When I ask young people what they wish they were getting in Bible classes (but aren’t), the same topic is mentioned. Students share with me that they believe they are getting plenty of exposure to Bible stories (They really aren’t, but that’s a separate topic.), but don’t believe they are being taught what God wants them to learn from those stories.
If you write Bible class curriculum or have taught for very long, you may think this must be shared by young people who rarely attend class. Or don’t pay attention in class. In reality, it is often shared by young people who are extremely interested in doing what God wants them to do and often even study the Bible independently outside of class.
We know application principles are mentioned in most Bible classes, so where is the disconnect? I believe it is in part because we have focused so much on the Bible story itself and the activities, that the application principles are somehow missed by students.
There are five things you can do to make the application principles from your Bible lessons have more of an impact on your students.
- Slow down the application part of your lesson. Sometimes, the application is almost mentioned as a quick aside to the lesson…”So what we learn from this Bible story is that God doesn’t want us to lie.” Or even more easily missed by students, “God says lying is a sin.” They may either miss hearing the one or two sentences given to the application principle or not really understand what that means for them personally. Allowing more time for the application, can help students have enough time to understand and process what they are supposed to learn from the Bible story. If it means one class extends into the next a bit, it’s a better option than teaching a Bible story and students walking away having no idea what they are supposed to do with it.
- Give plenty of real life examples to help them generalize the concept. Just because your students may understand the application principle that “lying is a sin and makes God unhappy”, doesn’t mean they understand withholding information can also be a lie. Give a lot of different examples of what the principle might look like in their worlds now and when they are older. If you don’t, many students will only obey God in situations that are exactly like the one in the Bible story.
- Give them activities with the lesson that will help them understand and practice the application principle. Some application principles may be difficult for your students to understand. Or they may be so different from how they currently are living their lives that they need practice using God’s way of doing things. Planning activities that can help them better understand and practice the application principles will make it more likely they will be able to obey God in those areas.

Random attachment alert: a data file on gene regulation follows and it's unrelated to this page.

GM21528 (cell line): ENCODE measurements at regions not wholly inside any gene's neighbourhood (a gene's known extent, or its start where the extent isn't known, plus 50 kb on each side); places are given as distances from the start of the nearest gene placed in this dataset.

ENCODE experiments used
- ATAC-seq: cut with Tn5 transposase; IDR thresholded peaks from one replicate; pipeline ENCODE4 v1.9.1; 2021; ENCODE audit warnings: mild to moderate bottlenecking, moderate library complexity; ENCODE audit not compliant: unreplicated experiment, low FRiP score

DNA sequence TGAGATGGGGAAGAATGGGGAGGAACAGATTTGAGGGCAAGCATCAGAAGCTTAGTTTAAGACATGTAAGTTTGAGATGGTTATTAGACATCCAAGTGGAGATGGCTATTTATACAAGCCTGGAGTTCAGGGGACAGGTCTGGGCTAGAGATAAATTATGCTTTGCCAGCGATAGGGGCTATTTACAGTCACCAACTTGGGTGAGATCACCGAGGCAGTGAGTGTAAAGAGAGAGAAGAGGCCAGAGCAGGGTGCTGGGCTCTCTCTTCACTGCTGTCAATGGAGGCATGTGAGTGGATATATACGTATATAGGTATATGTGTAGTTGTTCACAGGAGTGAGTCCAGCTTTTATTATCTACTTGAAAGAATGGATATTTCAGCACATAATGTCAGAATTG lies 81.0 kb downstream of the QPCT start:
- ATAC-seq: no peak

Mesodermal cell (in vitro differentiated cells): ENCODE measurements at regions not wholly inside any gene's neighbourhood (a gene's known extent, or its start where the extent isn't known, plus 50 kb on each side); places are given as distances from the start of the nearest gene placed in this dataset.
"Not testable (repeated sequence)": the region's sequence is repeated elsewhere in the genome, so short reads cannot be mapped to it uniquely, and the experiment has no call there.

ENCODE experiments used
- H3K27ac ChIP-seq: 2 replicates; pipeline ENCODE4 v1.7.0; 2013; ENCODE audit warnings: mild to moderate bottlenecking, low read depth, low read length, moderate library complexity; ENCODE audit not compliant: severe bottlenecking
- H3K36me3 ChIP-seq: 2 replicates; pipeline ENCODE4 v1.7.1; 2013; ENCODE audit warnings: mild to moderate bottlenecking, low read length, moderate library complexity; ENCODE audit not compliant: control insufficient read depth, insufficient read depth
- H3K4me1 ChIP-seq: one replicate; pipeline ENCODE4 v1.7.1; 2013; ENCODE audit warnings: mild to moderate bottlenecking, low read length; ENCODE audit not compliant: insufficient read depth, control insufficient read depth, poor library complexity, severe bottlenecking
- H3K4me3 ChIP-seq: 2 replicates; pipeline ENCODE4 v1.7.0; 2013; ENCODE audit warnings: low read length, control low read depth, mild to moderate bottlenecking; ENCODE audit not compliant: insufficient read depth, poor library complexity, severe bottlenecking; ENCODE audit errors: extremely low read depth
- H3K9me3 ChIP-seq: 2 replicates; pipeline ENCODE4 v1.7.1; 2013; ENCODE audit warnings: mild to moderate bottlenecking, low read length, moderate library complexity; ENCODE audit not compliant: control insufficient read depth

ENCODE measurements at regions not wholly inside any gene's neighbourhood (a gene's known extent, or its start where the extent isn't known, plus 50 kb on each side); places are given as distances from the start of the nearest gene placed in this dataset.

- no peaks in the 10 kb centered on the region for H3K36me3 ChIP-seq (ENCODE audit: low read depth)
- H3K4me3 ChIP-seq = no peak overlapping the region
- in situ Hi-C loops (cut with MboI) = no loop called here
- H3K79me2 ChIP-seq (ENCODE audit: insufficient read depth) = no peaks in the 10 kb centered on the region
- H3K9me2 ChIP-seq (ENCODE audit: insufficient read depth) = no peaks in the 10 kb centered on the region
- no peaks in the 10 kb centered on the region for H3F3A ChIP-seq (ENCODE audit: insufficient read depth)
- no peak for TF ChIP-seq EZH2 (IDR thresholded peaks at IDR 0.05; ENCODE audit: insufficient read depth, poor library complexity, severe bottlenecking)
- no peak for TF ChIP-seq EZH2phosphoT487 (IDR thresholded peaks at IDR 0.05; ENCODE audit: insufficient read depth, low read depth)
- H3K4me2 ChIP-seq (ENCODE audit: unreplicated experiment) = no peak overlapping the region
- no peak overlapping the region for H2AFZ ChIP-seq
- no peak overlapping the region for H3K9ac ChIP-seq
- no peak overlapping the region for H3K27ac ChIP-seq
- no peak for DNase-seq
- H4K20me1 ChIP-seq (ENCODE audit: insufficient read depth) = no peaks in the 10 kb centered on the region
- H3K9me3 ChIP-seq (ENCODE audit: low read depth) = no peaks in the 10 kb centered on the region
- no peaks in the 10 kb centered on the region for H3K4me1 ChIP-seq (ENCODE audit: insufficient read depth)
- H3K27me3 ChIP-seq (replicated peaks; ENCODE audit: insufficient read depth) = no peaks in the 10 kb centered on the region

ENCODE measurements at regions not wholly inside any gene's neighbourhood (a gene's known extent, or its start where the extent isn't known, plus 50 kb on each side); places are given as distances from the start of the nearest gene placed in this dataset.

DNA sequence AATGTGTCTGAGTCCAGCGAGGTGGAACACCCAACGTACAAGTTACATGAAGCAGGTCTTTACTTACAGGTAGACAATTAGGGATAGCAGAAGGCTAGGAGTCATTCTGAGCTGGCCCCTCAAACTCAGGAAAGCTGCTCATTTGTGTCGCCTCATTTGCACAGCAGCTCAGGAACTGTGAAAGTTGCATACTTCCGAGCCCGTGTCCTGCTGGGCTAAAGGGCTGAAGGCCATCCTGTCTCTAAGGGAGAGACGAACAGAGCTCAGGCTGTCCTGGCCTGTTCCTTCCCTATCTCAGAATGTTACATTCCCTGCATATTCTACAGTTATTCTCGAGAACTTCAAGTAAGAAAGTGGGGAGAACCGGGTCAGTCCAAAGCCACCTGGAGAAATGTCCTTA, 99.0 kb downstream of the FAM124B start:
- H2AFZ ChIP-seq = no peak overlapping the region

- Ask them to state the application principles in their own words. I will often ask children what lessons they think God wants us to learn from the Bible story, before I tell them the application principle I want them to learn from the lesson. This gives students practice in finding application principles independently – an essential skill for personal Bible study. It also helps students see that God often puts more than one application principle in a passage of scripture – which is why at different times in our lives different things will “jump out at us” from a familiar scripture.
- Challenge them to live the principle out in their lives before the next class. Then make sure and discuss what happened during your next class. A challenge will encourage some students to be more mindful of doing what God wants them to do in that area. For those who forget, discussing it again in the following class will give them more time to process and understand the principle.
Taking the extra time to make sure your students learn, understand and can use the application principle will help them better understand and use the Bible for instructions on how God wants them to live their lives. It is absolutely worth taking the extra time and effort to teach application principles in ways that will help young people know and understand that those concepts have actually been taught. At the moment, many of our young people honestly believe no one has taught them what “God wants them to do with all of those Bible stories”. We desperately need to change that impression!